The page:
Indianapolis, Nov, 27, Two men sup
posed to bo J2. W. Pollock ind Minion
I'lerson, of Iliidgoport, Ind., wero found
dead in their loom at the Arlington ho
tel today. They came' to the hotel at 2
o'clock and retired Immediately, Death
uis caused by escaping gua. Tho gus Jets
wero tinned on and tho gas was escaping
when tho men weie discovered.
Steamship Arrivals,
ny IJxcluth o Wire from The Asfoclitcd Press.
New Yotk, Nov. 27.-A (lived:' Celtic,
Liverpool und Queeiihtowu. 1 lamina g
Anlved: Deiitschlaud, New York,
YorkQiieenstown Arrived: Cymric, New
York. Sailed: Teutonic (from Liverpool),
Now York. Genoa Arrived: Apsuste
Vlctoila. New York for Naples, llavie
Ai lived; La Tourulne, New York.
A Boy Killed and a Score of Other
Pet sons Injured.
Ily Kulushe Wire trom Tin- Aocl.itil Prfs.
Philadelphia, Pa., Nov. 27. One boy
was Instantly killed and a score of
other persona were Injured by n car on
the Philadelphia and Lehigh Valley
Traction company overturning as It wns
rounding a curve today ut Hatfield,
about twenty-seven miles north of this
city. The dead boy was Wallace Crou
thummel, of Hutlleld, aged It years.
Tlie most seriously Injured are:
Joseph Detweller. aged 1!' years, of
Souderton, who Is Internally Injured
and may die; und John Ksser, of Soud
erton, tho motormun, who had throe
ribs broken.
There weie seventy passengers on tlie
car, among them the Perkaslo High
school football eleven, which was on Its
way to play at Liinsdalc. In rounding
a curve the brake failed to work, and
the car made the turn so swiftly that
the body of the car was snapped from
Its trucks and fell on Its side. Crou
thummel, who was standing on the rear
platform, was thrown heavily to the
ground, breaking his neck and causing
nlmost Instant death. Excepting Det
weller and Ksser, tho other passengers
escaped serious Injury, although some
of them were severely bruised and cut.
The members of the football team were
not injured.
Report of Miss Estelle Reel Shows
General Improvement in Con
dition of Schools.
By Inclusive, Wire from The Associated Press.
Washington, Nov. 27. Estelle Reel,
superintendent of Indian schools, has
submitted her report to the commis
sioner of Indian affairs. She notes a
marked advance In industrial training
and says that the course of study pre
scribed has materially assisted Indian
youth in learning agriculture , as a
means o self-support, while the girls
rfaviTbeneritted by the class-room cur
riculum, which fits them for tho duties
and responsibilities ot the home. The
outing system and the systematic trans
fer of pupils is strongly recommended.
A plea Is made for Improved and better
equipped day schools, these latter to
give way to district schools attended by
both races. The enrollment In 1S02, she
says, was 28,610.
Miss Reel refers to the gradual dis
appearance of the blanket Indian nnd
the general improvement in the condi
tion of the race.
Brilliant Thanksgiving Day Func
tion at United States Embassy.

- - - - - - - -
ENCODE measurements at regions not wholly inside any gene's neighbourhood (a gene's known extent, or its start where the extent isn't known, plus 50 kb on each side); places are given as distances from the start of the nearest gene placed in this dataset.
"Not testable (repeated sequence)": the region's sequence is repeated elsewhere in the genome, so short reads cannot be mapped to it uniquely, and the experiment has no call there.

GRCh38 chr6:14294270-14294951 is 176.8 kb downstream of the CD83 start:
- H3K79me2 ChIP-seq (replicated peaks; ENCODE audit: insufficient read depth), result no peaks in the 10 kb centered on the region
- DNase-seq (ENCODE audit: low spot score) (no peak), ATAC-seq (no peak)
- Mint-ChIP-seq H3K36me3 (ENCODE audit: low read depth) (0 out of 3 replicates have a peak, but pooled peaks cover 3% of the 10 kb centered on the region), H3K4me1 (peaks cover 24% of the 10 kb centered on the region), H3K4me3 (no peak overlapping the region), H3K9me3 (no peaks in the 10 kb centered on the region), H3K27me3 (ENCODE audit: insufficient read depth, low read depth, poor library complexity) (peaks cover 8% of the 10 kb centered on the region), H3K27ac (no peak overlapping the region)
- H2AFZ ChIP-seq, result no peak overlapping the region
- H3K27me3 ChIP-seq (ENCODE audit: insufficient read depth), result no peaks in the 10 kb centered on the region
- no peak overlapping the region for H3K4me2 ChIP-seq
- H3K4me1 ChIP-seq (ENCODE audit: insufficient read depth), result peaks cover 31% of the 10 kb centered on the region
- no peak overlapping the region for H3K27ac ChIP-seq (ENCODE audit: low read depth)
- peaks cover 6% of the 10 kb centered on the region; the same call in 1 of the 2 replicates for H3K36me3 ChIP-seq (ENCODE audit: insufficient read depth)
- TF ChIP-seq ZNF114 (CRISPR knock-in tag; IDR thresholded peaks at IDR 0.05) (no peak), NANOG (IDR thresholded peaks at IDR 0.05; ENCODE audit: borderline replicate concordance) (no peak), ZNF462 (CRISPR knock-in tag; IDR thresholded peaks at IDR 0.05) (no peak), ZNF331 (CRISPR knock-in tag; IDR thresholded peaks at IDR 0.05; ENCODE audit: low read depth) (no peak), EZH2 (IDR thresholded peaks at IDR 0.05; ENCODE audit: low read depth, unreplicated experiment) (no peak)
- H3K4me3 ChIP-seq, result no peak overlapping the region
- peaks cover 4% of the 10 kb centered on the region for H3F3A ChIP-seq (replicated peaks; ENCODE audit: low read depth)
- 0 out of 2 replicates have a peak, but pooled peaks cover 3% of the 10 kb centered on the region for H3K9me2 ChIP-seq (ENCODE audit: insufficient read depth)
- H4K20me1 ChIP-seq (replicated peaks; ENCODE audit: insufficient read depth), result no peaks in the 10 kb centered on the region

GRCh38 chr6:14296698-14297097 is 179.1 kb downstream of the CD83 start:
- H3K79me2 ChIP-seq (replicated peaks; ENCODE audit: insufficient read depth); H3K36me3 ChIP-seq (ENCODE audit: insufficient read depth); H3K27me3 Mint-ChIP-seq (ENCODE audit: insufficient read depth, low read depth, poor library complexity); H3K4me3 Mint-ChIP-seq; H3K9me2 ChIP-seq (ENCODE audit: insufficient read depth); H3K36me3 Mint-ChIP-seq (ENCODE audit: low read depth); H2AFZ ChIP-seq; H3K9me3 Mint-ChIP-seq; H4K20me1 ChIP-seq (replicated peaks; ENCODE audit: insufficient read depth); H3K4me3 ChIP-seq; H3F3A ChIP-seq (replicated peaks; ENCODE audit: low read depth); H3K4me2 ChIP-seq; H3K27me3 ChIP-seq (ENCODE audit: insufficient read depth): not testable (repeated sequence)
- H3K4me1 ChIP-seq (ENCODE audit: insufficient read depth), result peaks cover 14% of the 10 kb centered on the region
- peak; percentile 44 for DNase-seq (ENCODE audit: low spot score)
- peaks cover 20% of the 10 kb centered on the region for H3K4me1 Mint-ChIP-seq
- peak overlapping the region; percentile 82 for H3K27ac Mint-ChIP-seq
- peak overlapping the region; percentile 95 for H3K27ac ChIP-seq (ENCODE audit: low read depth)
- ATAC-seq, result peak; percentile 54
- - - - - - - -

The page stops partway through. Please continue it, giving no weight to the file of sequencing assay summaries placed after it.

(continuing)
By Inclusive Wire fiom The A'-rfclaUd Press.
Rome, Nov. 27. The Thanksgiving re
ception given nt the United States em
bassy today was a brilliant Inaction.
Five hundred guests attended, includ
ing the whole diplomatic corps, the
court of this place, several members
ot the government, Including Foreign
Minister Prlnettl, St. Louis Fair Com
missioners Crldler and Ives, and Mon
slgnor Seton of St. Joseph's, Jeisey
City: Monslgnor Dennis O'Connell;
Dean West, of Princeton university, the
chairman of tho AmerlVun school bote,
and William Potter, brother of Rlslinp
Tho presence was remarked of Count
ess Peed, nee Bueno Guzou, ot Huvann,
the wife of the pope's nephew. The lat
ter, himself, created a sensation last
year by appearing at the Thanksgiving
reception given by the American am
bassador, that being the Hist occasion
on which a relative of the pope has
appealed at a reception given by a dip
lomatist accredited to the It
Is even said that the pope reprimanded
his nephew, so this time his wife, who
says, as a Cuban she Is American, went
nlone to the leception.
Remarkable Gathering at the Detroit
Opera House Yesterday,
Ily llvilmlu- Wile (rmu'llie Ai'odjted Piem.
Detroit, Nov. 27, At a union Thanks
giving service In tho Detroit Opera house
today Itabhl M. Franklin, of Temple
llethol: Judge A. (1 Murphy, nf the le
cmder's court, .i Roman Catholic, and
clergymen of tho Hpl-copal, I'nntjreg.i
tlonal, Ilaptlxt, Methodist, CJulhtKin, I'nl
vorsallst and I'lohlbttlon churches occu
pied sials mi the stage and took actho
Mayor W. c. Maybury, who Is u mem.
bor of St. l'etei' Hplscopul church, mado
an intiodiictory address, In which, allud
In? tn iho union set vice, lto said:
"In nil the ones, religious thought has
mil on parallel lines, sometimes couveig.
Ing and sometimes erosulng, Wo can see
the parallel lines wliun. in iccognltlon nf
a common tiilth, we comu touethor this
way to lilvu thanks '
Commits Suicide After Firing an
Odessa Institution,
Hy i:cluih lio horn The .WcLted pre.,
Odessa, Nov. 27. Tho wutchmnu of the